I’ve been told to “grow up” most of my life. About the time my folks gave up on me, my wife and daughter accepted the challenge of getting me to act my age. In deference to my family’s pet cause, I have decided to revisit my high-school years, this time reviewing those days through the clear (but squinty) eyes of a 50-year-old man.
Not too long ago, I posted “Eighth-Grade Lust: The 5 Coolest Cars of 1979.” With that effort I recalled the vehicles I found most exciting as a 13-year kid. Today, I will revisit those post-inflationary days not as a kid dying to get his driver’s license, but as a guy with a kid exactly that same age–a kid, by the way, who actually studies instead of doodling Trans Ams. Where did I go wrong?
Here I recall 1980, my first full year of high school. A big year for me, 1980 was the year I rode my bike to K-Mart to pick up Billy Joel’s Glass Houses on LP. It was also the year I gave up trying to woo a girl named Dawn, and I began joy riding in the family Valiant.
Turns out I thought most of these cars looked pretty good back then, they just weren’t especially “cool,” at least not to me. I would gladly own any one of these now, if I had the budget and garage space. Reviewing the list, I probably could have called it “The Best-Looking Non-Exotic Coupes of 1980,” but where’s the fun in that? How about you? What are your favorite rides of early Eighties? Be sure to leave a comment below and let us know.
I never grew out of respecting things that looked “tough,” and these battle-ready AMCs certainly fit that description. There’s an almost Soviet-vehicle, paramilitary quality to the Eagles that I find especially endearing. The shortish wheelbase and raised ride height give both the sedans and wagons an over-built, substantial quality that’s undeniable.
The 6-Series BMW isn’t only one of the best-looking cars of 1980, it’s one of the best-looking BMWs, ever. I don’t often consciously contemplate balance and proportion when checking out a car, but it’s impossible to ignore those aspects of this svelte coupe’s design. There is nothing about this car I would change.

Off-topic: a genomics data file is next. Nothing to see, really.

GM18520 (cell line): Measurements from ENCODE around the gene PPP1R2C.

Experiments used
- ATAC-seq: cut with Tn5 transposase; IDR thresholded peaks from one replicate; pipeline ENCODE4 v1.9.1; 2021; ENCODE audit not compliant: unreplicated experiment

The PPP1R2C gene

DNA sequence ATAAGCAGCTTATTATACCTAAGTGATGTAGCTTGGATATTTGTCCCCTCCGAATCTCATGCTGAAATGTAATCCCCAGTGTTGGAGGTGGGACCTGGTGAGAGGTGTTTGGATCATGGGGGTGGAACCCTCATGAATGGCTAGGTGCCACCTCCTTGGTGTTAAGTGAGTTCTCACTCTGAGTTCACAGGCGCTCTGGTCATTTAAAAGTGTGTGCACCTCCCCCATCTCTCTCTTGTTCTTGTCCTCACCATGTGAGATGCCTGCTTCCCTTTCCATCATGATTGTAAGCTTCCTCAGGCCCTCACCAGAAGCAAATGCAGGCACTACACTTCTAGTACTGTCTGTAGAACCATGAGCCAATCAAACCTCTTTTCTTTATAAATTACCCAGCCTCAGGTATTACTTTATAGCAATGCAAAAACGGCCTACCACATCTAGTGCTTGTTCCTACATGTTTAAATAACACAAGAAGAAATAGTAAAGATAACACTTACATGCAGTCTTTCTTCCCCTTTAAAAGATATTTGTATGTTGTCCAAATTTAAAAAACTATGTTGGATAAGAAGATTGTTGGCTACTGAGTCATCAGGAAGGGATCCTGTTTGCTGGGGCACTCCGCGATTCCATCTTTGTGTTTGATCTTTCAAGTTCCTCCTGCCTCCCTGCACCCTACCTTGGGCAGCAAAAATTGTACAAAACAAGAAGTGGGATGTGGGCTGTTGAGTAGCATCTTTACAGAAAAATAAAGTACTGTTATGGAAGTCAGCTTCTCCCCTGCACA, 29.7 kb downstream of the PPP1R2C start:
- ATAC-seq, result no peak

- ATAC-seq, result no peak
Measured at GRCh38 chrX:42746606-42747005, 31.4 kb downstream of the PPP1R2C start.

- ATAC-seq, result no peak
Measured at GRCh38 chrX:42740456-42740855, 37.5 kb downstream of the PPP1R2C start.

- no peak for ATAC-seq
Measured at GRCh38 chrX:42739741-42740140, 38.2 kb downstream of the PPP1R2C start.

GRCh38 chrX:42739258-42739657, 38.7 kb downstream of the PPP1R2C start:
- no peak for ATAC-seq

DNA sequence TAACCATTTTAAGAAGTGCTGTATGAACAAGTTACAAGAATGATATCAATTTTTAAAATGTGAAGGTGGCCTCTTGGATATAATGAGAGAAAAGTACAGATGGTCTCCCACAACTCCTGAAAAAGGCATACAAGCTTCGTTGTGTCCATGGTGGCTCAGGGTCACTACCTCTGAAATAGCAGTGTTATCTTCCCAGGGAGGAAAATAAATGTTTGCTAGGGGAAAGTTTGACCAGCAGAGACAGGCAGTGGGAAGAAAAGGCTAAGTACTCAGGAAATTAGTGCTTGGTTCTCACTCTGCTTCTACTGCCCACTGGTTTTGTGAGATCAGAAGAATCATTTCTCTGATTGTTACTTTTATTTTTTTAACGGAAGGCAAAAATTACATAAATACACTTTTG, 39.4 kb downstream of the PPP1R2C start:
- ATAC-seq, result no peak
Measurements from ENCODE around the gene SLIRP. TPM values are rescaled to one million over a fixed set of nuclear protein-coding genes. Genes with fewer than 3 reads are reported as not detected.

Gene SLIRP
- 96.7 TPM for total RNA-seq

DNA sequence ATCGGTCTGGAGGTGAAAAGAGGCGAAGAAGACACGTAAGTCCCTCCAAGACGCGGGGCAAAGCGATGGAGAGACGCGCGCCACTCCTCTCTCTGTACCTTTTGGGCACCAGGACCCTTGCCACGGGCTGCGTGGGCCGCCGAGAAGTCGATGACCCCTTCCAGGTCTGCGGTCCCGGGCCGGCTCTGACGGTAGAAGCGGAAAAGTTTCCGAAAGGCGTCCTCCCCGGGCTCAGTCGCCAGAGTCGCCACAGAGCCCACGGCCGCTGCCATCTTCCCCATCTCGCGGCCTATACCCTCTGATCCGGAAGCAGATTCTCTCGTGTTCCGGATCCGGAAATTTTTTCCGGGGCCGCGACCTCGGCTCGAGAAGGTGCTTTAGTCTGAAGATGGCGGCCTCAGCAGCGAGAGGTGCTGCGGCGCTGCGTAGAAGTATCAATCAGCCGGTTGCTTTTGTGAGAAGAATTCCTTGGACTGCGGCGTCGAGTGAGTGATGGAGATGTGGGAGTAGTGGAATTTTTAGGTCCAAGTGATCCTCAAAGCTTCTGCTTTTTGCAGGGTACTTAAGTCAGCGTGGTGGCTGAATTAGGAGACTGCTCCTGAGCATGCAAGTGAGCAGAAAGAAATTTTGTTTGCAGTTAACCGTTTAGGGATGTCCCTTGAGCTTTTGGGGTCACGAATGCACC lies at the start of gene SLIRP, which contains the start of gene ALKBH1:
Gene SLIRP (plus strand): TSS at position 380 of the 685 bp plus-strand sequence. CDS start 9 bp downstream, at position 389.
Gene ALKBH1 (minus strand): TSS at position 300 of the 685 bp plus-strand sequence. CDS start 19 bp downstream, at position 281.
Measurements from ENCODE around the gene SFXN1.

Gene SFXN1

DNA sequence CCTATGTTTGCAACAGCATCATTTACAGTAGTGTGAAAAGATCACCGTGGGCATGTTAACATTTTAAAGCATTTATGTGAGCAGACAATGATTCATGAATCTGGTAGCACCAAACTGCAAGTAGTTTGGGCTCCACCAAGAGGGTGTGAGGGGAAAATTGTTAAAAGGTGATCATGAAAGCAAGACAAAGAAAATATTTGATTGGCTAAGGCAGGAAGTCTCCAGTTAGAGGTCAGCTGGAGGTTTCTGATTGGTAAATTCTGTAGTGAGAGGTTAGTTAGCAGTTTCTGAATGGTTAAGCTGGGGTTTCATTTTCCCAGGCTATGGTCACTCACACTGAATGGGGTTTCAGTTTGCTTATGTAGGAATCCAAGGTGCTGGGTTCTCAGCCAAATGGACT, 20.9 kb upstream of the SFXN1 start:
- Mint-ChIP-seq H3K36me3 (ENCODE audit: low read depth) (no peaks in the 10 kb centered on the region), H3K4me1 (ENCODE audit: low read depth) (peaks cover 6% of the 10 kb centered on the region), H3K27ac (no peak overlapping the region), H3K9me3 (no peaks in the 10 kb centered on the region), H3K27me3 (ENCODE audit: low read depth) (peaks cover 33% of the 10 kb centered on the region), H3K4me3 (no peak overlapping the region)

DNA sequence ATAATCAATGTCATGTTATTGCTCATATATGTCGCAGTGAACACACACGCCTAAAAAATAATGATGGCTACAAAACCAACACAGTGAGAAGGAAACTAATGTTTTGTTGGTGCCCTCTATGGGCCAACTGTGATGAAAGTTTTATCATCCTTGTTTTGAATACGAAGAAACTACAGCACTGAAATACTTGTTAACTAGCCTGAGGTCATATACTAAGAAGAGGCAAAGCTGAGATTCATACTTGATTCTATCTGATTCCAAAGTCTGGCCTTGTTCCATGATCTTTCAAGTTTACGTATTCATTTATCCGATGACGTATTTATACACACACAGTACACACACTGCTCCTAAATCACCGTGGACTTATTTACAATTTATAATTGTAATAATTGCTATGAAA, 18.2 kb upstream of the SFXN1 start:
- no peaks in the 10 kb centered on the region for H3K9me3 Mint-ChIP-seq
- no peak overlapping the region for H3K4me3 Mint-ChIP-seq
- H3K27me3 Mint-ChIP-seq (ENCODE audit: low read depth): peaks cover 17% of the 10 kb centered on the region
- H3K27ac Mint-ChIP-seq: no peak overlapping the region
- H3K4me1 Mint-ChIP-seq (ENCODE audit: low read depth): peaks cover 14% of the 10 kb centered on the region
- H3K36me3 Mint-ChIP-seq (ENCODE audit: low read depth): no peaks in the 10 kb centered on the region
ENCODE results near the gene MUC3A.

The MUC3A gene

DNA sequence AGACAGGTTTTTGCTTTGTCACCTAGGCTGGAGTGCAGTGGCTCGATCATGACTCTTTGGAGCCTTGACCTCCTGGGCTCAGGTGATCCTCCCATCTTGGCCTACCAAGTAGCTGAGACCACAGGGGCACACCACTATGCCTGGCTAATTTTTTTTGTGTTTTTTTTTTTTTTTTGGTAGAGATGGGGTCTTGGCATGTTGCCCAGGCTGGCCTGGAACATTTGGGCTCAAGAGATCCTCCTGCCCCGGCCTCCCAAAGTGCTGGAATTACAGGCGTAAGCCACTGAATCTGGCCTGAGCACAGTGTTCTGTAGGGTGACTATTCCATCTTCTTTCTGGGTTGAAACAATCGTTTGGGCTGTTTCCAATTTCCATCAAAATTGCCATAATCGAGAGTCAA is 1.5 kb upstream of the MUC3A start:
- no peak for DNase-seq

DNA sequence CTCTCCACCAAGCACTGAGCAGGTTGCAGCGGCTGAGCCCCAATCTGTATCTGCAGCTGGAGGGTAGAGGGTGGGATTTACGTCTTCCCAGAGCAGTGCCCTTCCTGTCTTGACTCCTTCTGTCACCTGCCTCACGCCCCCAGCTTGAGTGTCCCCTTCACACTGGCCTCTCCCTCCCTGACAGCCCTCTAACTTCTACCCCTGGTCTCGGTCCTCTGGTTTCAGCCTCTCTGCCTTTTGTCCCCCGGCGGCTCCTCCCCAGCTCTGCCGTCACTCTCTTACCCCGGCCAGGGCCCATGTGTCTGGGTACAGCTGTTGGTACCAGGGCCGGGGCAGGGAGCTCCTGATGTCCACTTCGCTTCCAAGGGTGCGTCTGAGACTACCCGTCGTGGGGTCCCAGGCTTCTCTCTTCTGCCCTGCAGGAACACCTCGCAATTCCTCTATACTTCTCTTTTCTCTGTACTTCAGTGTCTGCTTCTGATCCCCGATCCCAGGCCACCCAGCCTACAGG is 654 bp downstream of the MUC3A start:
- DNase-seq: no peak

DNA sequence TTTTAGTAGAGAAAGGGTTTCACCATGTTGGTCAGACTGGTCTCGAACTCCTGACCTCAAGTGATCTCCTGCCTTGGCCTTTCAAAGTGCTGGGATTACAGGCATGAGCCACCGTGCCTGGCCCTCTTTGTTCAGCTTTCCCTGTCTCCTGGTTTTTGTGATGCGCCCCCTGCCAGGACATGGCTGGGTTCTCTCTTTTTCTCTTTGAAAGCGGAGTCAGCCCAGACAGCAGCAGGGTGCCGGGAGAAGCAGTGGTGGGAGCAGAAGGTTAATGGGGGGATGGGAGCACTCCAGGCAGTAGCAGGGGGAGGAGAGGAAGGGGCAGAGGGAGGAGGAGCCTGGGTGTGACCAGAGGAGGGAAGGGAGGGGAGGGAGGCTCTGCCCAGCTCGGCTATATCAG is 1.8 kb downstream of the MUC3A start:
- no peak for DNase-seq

The European model pictured here wears the slightly cleaner looking bumpers seen on Euro-spec editions of the 6; American versions wore the thicker “accordion-side” units that kludged things up a bit. The 633CSI would become the 635CSI for 1985, which along with more power brought an unfortunate collection of aero-look front-end and rocker-panel enhancements that worked against the simplicity of the 6’s core design.
It’s possible to seriously muck up the Mirada’s clean, strong lines, but I prefer the car sans padded vinyl roof. Mostly I’m drawn to this car’s simple silhouette and bold, low-chrome grille. The similar Chrysler Cordoba works for me, too, but It’s uncommon to see one without vinyl.
General Motors E-Bodies (Buick Riviera, Cadillac Eldorado, Oldsmobile Toronado)
Sorry, I wimped out of picking just one of these defiantly bold big coupes. My boss at the service station that I spent some years working at owned a Riviera, a dark blue sun-roofed gem that had my attention for years. Yet, the Eldorado and Toronado are also fabulous.
At a time when downsized cars often looked too downsized, these hefty-looking chariots strike me as brashly American, bending only gently to the whims of the wind tunnel. An unfortunate 1986 redesign would ruin these coupes for me—and based on sales, for everyone else, as well.
Mercedes-Benz W123 (280CE/300CD)
Full disclosure: I have every intention of one day owning one of these utterly perfect coupes. Mine will be red with a tan cabin, manual transmission, and the gas 6-cylinder engine (280CE). I’ve heard these cars described as stodgy, but I see them as perfect balance of German automotive stoicism, luxury, and sportiness. This fabulous car’s hardtop silhouette is especially beguiling.
You may recall the “Shape of Things to Come” television campaign for these cars. I recall thinking they looked cool as hell. Sadly, I also recall learning that the TR-7 was pretty slow and plagued by quality glitches. Still, looking back, the design holds up well. The TR-7 was a gutsy move by Triumph, representing a giant stylistic leap over the more tradition-bound TR-6 that it replaced. It’s a shame that this edgy sports car couldn’t save the storied British carmaker, which packed it in in 1984.